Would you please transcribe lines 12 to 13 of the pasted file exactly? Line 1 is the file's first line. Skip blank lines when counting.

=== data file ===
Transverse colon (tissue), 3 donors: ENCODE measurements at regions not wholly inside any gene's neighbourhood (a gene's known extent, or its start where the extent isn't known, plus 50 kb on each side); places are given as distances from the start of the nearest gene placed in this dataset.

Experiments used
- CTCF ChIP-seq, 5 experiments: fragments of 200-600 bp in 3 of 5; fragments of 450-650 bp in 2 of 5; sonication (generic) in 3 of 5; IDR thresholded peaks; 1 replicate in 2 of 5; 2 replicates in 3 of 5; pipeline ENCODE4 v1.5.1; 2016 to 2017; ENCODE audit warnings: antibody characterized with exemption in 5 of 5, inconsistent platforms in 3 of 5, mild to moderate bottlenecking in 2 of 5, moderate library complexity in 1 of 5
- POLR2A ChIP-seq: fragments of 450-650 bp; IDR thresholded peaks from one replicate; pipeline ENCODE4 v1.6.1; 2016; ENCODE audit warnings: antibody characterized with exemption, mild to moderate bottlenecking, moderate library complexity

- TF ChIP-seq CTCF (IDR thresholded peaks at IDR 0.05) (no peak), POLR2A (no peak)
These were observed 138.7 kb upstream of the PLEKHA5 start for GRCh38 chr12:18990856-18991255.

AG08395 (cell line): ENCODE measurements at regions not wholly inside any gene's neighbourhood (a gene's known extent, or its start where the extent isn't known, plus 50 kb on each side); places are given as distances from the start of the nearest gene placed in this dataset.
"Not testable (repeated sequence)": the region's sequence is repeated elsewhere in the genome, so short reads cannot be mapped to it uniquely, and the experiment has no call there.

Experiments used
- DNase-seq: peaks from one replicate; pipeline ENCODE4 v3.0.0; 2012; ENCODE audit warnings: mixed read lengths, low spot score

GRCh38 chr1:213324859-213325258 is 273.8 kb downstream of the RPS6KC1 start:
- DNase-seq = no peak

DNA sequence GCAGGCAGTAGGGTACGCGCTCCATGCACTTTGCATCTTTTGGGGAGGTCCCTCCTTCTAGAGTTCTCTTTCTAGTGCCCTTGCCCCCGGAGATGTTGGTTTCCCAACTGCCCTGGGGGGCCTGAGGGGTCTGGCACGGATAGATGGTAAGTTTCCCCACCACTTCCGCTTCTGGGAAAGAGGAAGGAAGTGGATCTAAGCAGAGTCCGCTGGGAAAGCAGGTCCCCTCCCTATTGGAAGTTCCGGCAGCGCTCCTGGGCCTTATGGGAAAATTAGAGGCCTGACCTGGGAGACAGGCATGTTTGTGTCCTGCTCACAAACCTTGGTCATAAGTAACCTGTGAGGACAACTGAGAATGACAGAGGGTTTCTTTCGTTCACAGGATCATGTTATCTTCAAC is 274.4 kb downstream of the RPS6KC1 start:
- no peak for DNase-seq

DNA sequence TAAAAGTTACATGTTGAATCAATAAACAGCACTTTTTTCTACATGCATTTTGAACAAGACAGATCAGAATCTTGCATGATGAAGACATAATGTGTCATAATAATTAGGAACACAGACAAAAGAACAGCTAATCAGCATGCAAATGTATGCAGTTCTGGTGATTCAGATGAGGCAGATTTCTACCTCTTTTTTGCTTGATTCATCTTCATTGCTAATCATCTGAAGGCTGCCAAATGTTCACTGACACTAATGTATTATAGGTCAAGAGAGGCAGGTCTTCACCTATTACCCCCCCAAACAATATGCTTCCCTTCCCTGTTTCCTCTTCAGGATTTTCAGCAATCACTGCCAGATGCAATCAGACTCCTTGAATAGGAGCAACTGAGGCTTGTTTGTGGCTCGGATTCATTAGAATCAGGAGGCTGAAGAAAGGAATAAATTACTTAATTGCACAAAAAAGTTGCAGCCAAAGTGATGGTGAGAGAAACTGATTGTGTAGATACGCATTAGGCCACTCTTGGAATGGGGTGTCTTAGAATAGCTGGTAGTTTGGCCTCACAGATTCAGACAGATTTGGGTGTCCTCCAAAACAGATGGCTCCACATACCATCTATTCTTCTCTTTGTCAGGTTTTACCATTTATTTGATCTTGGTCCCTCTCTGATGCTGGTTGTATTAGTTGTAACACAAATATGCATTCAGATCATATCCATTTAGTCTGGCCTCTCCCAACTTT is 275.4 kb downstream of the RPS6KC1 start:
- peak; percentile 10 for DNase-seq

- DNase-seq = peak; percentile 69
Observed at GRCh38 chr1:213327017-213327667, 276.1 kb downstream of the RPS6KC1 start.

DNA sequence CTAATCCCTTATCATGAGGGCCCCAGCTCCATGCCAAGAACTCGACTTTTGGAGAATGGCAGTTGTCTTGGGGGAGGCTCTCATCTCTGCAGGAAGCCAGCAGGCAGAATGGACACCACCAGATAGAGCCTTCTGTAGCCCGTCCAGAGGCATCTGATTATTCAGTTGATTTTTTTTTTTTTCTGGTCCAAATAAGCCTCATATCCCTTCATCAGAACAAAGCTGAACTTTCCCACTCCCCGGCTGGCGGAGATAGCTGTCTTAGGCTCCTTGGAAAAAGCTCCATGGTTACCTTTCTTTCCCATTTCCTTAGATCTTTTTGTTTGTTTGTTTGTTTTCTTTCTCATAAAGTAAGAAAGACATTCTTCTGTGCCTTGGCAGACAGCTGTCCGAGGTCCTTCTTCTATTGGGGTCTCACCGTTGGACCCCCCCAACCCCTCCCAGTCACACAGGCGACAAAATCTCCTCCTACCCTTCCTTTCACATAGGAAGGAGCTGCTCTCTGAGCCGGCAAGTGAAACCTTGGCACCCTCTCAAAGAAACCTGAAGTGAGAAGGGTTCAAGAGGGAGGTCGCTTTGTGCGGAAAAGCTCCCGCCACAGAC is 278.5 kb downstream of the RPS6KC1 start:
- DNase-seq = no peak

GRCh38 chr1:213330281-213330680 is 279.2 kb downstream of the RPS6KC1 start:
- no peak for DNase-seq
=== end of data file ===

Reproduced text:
- DNase-seq = no peak

DNA sequence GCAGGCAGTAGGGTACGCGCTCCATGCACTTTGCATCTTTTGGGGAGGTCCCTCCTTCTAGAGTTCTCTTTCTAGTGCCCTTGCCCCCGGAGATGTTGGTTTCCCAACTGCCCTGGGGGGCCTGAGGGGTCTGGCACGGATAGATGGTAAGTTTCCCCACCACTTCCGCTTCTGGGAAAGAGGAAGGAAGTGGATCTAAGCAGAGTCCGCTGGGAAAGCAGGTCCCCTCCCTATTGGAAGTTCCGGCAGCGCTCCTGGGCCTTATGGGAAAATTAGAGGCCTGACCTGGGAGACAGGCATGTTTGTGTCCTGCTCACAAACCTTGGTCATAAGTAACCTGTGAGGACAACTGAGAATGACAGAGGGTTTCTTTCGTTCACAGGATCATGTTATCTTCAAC is 274.4 kb downstream of the RPS6KC1 start: